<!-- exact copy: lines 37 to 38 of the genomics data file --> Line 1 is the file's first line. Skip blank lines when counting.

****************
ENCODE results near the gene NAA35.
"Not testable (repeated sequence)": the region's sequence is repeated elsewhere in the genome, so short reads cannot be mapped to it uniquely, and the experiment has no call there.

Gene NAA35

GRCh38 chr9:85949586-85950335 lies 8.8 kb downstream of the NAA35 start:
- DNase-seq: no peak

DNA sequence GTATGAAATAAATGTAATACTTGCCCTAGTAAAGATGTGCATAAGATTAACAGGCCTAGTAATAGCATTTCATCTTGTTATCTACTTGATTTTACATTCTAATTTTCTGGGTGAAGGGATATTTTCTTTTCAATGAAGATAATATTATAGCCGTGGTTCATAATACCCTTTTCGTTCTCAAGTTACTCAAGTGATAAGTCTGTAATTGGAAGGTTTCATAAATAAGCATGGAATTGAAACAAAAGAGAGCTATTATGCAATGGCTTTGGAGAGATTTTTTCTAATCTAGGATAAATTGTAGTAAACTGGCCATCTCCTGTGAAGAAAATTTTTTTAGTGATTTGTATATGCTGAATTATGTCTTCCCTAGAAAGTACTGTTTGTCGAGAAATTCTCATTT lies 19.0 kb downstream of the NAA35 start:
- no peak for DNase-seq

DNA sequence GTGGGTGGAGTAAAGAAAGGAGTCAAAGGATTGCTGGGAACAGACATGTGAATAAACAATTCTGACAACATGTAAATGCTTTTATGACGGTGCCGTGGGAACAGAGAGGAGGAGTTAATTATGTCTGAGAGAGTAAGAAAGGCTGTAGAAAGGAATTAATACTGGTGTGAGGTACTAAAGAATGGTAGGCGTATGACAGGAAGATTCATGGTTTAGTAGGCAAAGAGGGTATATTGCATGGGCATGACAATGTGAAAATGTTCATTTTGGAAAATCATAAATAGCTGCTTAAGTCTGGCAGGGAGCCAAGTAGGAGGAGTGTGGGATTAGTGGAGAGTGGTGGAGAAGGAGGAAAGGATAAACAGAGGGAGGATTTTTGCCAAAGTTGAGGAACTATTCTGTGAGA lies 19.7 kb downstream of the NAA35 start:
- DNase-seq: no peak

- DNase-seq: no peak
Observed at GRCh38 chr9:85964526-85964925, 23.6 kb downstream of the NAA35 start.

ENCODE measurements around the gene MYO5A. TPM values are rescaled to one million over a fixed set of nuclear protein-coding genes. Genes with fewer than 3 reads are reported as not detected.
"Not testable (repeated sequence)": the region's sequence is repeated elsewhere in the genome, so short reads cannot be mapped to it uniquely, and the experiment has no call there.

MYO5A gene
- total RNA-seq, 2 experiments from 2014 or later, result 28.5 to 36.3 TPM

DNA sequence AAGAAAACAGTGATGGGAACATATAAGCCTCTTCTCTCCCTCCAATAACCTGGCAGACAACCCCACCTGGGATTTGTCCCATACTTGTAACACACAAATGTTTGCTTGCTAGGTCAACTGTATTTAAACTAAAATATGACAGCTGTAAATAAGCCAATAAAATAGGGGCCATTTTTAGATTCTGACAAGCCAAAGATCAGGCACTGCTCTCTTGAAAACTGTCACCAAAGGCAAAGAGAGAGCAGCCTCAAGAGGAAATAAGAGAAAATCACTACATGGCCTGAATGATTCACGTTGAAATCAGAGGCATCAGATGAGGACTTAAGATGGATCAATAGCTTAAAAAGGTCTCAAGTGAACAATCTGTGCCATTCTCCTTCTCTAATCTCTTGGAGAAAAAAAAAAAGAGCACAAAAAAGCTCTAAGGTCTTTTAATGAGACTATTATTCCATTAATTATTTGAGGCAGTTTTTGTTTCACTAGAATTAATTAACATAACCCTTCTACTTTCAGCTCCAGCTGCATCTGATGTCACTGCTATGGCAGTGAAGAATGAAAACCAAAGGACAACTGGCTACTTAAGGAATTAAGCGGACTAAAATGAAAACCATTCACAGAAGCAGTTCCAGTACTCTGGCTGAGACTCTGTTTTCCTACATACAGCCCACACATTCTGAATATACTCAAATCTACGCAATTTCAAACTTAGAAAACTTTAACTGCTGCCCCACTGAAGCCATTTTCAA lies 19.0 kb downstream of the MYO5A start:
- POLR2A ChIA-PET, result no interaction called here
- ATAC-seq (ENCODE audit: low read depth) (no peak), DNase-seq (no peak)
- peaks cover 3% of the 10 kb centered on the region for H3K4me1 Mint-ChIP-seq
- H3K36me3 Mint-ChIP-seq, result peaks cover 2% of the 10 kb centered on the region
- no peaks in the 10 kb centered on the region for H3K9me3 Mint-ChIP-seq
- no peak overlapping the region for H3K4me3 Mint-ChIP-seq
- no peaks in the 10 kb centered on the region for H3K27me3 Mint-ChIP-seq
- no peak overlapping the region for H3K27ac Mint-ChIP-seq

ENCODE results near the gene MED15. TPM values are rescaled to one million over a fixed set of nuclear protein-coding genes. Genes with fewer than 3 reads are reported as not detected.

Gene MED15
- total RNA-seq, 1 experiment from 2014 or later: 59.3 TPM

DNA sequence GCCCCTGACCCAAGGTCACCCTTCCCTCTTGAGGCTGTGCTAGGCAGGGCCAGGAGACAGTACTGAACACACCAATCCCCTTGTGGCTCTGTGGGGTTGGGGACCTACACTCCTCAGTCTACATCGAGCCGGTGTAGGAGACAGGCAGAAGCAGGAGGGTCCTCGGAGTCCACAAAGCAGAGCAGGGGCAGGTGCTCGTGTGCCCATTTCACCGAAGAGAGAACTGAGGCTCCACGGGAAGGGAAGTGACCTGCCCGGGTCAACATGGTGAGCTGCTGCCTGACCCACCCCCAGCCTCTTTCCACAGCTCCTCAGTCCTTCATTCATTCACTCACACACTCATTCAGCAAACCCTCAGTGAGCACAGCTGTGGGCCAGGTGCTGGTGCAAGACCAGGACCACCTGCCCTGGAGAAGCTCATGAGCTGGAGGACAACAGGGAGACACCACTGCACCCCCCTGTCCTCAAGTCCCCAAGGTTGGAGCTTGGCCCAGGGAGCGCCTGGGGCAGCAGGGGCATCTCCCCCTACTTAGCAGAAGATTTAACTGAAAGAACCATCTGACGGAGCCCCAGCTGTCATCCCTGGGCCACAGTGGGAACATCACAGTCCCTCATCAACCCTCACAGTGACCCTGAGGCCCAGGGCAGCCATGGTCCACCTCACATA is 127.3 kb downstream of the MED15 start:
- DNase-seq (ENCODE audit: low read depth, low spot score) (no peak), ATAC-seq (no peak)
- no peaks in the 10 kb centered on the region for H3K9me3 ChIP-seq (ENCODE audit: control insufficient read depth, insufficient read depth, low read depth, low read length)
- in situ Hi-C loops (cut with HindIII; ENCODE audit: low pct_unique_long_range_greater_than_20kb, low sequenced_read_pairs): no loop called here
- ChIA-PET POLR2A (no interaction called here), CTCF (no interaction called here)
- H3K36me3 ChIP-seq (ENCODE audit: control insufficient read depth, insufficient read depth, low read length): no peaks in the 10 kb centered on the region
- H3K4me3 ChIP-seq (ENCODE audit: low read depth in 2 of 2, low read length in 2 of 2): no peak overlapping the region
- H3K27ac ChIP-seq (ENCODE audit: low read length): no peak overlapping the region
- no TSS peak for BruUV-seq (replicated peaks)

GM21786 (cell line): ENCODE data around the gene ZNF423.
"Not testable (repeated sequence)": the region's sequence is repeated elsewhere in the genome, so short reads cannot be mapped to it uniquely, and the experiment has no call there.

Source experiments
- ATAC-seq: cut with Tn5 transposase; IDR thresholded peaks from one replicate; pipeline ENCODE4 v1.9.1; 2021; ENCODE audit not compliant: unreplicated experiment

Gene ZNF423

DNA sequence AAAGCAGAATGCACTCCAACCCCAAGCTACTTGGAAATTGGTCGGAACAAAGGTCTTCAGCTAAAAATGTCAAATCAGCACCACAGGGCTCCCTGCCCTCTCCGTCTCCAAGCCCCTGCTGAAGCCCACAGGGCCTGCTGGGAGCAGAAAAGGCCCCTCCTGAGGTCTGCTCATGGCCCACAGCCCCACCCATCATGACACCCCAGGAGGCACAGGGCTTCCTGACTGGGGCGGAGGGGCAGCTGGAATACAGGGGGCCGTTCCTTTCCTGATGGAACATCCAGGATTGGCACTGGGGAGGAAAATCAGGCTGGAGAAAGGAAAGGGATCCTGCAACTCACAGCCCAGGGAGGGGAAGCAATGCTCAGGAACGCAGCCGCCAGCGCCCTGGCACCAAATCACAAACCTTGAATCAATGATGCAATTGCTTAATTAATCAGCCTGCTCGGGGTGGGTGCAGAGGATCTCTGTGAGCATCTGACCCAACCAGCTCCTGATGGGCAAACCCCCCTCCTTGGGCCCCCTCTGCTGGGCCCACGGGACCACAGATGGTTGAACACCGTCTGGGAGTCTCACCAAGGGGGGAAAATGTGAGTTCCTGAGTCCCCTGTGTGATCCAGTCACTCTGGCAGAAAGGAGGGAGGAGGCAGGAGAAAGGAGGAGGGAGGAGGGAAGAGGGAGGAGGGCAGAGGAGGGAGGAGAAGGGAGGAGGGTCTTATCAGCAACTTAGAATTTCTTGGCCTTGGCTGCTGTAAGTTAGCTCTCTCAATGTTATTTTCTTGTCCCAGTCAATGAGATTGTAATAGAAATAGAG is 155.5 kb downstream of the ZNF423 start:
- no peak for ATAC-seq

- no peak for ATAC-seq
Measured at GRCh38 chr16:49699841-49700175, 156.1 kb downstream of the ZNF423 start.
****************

GM21786 (cell line): ENCODE data around the gene ZNF423.
"Not testable (repeated sequence)": the region's sequence is repeated elsewhere in the genome, so short reads cannot be mapped to it uniquely, and the experiment has no call there.